Thursday, April 25, 2013

A Way to Cure Your Anger Problem

When we moved from Kansas to Georgia, my new job required me to start work before I could get my family moved. My wife stayed behind and cleaned out the house, getting rid of many things so we wouldn't have to move them.
      After we got settled in Georgia, I couldn’t find several items I had been looking for. One of those things was a carved wooden elephant that my mother had given to me. I said, “Honey, have you seen my wooden elephant? I can’t find it anywhere.”
      She said, “Well, uh, I sold it in the garage sale. I didn’t think you wanted it.”
      “You what?” I said in disbelief. “You sold my elephant in a garage sale? I loved that elephant! Why did you do that?” It really upset me that she had sold my prized possession for a few bucks.
      Sometimes God can speak unexpectedly, and in this case He did. As I was thinking about my loss, He said, “Why don’t you give the elephant to me?”
      “Because I don’t have it anymore,” I answered. “How can I give it to you if I don’t have it?”
      The Lord said, “It’s still in your heart. You can offer it to me as a gift.”
      I had never thought of that before. And so I did. I prayed, “Lord, I want to give you the wooden elephant as an offering. Even though I don’t own it anymore, it’s still in my heart, and I give it to you. It’s yours and I won’t ask for it back. Amen.”
      Suddenly I wasn’t angry anymore! How could I be mad about something that I had placed in God’s hands as a gift? I realized that I had discovered a truth that I could share with others. Since then, I’ve shared this experience with others who were upset over things they couldn’t recover. Just offer it to God as an offering.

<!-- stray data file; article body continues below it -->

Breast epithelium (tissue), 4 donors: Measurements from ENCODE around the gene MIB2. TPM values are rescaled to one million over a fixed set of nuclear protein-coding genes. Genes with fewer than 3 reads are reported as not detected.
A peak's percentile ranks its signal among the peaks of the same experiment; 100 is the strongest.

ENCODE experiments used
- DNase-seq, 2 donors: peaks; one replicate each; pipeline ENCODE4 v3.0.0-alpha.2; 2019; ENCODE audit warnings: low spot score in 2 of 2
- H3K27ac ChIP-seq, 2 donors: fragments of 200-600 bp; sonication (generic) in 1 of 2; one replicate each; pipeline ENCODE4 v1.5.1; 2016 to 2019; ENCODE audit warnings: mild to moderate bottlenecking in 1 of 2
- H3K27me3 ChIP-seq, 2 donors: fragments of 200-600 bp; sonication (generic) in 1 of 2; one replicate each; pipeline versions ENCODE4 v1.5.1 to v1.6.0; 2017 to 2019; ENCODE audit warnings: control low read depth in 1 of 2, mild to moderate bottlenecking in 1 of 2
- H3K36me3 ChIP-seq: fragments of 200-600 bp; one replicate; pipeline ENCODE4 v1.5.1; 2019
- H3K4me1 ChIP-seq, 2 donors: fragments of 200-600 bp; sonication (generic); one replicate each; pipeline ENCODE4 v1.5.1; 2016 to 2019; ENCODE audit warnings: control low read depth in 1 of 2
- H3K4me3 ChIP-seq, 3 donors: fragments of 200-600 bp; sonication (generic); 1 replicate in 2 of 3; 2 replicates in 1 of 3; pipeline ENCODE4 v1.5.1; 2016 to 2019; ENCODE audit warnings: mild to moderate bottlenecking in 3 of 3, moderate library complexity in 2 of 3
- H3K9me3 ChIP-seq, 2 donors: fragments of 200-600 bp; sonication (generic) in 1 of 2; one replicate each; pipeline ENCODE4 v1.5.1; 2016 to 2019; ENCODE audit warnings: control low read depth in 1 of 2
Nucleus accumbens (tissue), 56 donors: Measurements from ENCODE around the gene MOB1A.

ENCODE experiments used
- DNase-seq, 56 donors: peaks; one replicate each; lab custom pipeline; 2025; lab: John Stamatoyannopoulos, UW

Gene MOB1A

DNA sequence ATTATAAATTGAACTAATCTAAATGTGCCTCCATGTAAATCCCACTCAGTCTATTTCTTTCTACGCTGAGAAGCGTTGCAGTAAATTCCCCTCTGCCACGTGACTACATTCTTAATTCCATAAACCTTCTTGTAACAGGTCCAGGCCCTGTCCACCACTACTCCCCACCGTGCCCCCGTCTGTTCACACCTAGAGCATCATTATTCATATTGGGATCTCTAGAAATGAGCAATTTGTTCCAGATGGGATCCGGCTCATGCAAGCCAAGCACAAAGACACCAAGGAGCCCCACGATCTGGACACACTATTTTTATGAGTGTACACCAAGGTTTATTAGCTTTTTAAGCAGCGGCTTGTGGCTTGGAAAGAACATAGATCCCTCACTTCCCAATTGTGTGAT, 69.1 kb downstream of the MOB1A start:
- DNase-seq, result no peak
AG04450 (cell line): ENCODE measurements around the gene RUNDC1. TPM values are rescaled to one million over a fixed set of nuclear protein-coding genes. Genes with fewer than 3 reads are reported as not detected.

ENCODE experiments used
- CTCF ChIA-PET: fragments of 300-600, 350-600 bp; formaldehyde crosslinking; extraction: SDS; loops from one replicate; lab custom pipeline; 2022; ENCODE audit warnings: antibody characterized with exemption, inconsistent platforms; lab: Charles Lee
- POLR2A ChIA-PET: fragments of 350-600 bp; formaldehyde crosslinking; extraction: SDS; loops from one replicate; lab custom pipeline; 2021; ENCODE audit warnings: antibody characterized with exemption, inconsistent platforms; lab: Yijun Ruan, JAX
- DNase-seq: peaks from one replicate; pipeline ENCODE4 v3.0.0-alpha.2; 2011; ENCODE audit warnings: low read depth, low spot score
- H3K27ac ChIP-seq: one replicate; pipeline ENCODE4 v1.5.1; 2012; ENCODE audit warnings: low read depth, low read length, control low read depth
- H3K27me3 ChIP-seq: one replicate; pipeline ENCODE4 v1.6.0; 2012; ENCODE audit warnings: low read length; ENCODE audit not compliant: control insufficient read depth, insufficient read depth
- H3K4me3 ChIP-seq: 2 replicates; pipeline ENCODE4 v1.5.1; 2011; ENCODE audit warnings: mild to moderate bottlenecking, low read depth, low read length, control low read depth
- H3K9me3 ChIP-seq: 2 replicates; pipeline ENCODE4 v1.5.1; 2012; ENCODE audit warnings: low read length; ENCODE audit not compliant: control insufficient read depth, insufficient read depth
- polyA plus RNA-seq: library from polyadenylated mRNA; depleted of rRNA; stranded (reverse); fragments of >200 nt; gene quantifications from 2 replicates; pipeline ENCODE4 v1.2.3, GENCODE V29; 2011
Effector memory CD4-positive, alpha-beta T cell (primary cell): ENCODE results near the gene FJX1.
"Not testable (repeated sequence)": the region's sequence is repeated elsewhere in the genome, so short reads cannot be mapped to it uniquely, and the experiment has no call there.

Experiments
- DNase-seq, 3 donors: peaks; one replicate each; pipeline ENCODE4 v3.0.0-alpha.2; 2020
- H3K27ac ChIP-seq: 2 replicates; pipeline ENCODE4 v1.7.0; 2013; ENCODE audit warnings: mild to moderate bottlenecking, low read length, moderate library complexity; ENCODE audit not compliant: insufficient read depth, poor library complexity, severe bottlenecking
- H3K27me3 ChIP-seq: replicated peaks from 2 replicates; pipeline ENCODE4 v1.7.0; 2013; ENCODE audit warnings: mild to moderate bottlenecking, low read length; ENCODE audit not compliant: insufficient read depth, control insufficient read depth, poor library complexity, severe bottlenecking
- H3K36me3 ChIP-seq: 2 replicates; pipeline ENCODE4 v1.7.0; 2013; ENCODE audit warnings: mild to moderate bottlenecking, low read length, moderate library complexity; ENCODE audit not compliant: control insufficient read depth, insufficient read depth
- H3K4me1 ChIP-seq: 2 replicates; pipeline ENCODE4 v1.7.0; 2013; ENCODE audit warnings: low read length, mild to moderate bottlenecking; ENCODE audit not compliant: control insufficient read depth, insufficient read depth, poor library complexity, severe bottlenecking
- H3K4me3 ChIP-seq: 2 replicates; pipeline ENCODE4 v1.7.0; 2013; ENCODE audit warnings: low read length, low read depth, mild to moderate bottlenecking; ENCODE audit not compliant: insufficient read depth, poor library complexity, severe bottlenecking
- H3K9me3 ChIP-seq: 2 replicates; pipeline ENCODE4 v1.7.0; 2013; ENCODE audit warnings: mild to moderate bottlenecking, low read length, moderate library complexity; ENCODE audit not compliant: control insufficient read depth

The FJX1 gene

Later I was in a store and spotted a miniature elephant about the same size as my wooden one (see the above picture). I felt as though God wanted to replace the one I had given up, and since it was only $15, I bought it.
      Sometimes, if you’ll react in the right way and do what God says, He will find a way to make it up to you. (Slaying Your Giants, Hendrickson Publishers, 2013, p. 136.)
Read sample chapters of Slaying Your Giants at www.kentcrockett.com

Thursday, April 18, 2013

What's Stopping You?

When Mordecai Brown was a child he always dreamed of becoming a professional baseball pitcher.  His dream was dashed when his hand was mangled in a farm accident that severed his index finger, part of another finger, and broke his other fingers.  The bones were not set properly so they healed in a deformed position. Even so, he tried rehabilitating by throwing rocks at knotholes on the barn wall. Over time he not only learned to throw again, but was able to throw an unusual curve ball because of the odd position of his fingers.

Amazingly, Mordecai, also known as “Three Finger,” became a pro baseball pitcher, winning 239 games in the major leagues and was inducted into the Baseball Hall of Fame!  Brown’s handicap enabled him to throw pitches with an unconventional movement that left batters bewildered—the curve ball that Ty Cobb once called “the most devastating” he had ever faced.

What handicap is stopping you from reaching your destiny?  Your perceived weaknesses can make you more dependent upon God so that only He can do it through you.  God told Paul, “My grace is sufficient for you, for power is perfected in weakness” (2 Cor. 12:9).  Paul responded, “Most gladly therefore, I will rather boast about my weaknesses, that the power of Christ may dwell in me. . . for when I am weak, then I am strong” (2 Cor. 12:9-10).